So, what are you going to do about it? I am sure you think I’m being flippant, but I’m not. I say this as a woman, a consumer and a former marketing & PR chick. There is no way out of this mess except to actually answer these questions. Your “upon reflection, this was a bad idea” approach isn’t going to cut it. We really want to know how and why it happened, and what’s going to change as a result. Not because you, Bloomingdale’s, are evil. You’re not. But because you have finally proven, beyond a shadow of a doubt, what many of us have been saying for ages. That fashion and media are out solely to objectify women as the objects of men’s sexual fantasies and that our very safety and happiness is less important than your profit. (Ironically, this is just as harmful to men, who are basically told the only way to be a winner is to bag a hot chick.)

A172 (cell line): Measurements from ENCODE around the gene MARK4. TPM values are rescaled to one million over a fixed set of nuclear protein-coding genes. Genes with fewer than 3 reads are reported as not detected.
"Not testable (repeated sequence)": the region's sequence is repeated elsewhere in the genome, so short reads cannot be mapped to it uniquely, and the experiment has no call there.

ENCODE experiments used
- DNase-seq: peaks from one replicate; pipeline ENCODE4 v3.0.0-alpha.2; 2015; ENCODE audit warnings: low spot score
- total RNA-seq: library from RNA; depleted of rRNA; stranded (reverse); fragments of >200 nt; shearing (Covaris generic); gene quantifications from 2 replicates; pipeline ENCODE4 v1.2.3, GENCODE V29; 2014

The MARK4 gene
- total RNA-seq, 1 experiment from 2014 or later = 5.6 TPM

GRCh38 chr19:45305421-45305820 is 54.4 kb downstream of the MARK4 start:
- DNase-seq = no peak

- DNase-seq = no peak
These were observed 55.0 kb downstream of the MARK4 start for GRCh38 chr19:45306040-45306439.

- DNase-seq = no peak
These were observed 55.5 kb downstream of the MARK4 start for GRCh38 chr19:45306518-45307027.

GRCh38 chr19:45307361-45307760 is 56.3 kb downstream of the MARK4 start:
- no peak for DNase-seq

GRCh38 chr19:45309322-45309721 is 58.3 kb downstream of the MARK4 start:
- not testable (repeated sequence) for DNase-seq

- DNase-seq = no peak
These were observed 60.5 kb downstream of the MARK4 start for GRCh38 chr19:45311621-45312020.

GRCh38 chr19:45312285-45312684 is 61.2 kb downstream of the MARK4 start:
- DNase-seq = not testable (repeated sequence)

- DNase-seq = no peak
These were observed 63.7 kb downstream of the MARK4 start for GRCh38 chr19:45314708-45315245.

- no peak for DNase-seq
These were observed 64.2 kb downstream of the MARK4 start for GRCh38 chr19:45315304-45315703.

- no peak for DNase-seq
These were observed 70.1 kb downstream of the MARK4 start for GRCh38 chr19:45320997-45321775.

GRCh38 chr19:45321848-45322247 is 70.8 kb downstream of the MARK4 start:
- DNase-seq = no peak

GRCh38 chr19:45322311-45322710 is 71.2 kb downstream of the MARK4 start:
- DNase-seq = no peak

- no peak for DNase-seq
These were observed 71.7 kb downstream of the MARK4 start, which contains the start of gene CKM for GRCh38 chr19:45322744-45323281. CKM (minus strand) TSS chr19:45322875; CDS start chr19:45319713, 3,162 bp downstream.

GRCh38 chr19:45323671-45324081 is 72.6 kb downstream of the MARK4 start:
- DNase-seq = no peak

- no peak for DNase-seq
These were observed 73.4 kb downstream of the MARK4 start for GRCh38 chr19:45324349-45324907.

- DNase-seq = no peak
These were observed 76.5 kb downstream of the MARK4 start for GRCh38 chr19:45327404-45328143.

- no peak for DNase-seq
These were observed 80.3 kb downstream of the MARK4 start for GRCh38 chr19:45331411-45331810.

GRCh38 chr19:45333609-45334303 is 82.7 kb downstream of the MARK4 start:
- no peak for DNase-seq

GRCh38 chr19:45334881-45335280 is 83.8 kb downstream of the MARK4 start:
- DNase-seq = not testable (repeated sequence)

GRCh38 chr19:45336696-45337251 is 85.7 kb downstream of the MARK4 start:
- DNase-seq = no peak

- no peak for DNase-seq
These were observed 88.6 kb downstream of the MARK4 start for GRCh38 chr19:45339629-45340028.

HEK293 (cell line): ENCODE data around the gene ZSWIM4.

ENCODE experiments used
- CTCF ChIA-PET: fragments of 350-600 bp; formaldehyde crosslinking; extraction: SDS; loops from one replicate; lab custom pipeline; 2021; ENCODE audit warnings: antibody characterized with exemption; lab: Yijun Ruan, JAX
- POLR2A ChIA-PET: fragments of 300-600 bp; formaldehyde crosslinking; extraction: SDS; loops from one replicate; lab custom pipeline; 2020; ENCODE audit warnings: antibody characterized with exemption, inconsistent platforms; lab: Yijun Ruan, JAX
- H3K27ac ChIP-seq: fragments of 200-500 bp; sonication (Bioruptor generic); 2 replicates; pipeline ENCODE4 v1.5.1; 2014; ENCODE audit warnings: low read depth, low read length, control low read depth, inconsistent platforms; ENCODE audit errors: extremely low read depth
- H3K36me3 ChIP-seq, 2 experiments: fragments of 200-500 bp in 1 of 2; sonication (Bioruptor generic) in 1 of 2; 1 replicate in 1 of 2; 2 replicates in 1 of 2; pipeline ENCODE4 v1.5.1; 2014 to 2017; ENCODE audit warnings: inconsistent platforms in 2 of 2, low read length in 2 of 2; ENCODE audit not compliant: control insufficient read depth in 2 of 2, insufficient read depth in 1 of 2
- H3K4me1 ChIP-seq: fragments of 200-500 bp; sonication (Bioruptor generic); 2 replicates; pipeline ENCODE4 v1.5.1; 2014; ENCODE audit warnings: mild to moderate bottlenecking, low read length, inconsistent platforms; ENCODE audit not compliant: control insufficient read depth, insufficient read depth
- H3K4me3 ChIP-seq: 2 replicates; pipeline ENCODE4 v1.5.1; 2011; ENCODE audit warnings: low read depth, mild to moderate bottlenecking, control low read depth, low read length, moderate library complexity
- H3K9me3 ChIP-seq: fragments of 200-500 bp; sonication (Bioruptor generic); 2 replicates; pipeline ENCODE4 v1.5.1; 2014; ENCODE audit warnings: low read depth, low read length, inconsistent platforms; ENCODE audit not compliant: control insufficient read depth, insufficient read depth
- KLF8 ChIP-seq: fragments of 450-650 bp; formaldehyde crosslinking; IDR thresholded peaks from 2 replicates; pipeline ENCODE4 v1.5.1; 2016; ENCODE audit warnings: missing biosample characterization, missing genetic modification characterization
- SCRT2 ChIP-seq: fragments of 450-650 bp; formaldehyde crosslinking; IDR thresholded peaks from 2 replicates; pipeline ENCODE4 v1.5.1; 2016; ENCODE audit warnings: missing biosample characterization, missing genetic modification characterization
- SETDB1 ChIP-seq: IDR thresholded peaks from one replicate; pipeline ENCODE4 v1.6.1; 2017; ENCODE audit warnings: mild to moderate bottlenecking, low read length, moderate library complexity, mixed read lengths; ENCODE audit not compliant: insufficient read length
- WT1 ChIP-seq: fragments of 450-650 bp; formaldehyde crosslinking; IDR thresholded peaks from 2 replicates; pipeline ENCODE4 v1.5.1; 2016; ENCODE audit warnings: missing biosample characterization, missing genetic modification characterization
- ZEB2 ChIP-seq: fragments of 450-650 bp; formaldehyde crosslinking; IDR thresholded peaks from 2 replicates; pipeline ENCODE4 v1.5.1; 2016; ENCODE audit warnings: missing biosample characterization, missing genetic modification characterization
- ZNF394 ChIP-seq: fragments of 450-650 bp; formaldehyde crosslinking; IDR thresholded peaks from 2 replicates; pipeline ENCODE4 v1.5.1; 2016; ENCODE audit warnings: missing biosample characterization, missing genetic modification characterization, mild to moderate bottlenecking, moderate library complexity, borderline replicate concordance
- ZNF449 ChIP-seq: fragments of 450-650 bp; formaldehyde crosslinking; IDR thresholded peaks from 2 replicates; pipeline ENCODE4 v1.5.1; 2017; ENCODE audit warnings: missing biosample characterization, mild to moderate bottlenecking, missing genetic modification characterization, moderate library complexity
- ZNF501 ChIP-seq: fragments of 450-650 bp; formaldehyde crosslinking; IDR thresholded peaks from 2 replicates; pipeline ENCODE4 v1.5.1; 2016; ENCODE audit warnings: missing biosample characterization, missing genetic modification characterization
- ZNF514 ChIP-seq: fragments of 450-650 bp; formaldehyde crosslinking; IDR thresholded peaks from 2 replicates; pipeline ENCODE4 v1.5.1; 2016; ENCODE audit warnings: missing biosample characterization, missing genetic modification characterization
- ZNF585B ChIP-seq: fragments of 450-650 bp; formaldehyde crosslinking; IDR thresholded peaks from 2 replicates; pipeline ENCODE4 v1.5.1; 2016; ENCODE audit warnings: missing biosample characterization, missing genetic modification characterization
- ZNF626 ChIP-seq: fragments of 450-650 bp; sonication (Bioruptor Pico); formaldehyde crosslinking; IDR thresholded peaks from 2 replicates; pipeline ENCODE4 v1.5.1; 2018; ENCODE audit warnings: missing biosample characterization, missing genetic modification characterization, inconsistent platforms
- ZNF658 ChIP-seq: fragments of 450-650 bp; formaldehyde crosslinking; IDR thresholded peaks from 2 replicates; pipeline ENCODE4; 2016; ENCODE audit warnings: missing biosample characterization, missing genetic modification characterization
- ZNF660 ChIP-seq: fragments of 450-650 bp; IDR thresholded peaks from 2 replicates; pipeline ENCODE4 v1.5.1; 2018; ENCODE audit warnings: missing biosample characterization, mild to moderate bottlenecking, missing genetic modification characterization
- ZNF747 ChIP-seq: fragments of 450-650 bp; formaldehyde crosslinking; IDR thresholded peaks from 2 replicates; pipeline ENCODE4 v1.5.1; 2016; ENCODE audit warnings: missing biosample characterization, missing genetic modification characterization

No, you are not doing it alone. You are but one small player in an industry that is harming men, women and the society in which we must exist together. You probably see really clearly, now, how these tropes that seem totally okay to the hundreds of people who worked on your campaign are accepted in this society. And how NOT okay they are, even though they are so common. Common enough that you thought nothing of publishing this rape ad. I truly believe that you did not know what you were  doing, and that should be terrifying to you. But now you know. So lead the charge.

Create a working group to look at sexism and misogyny in media.

Create a campaign to talk about consent and party culture.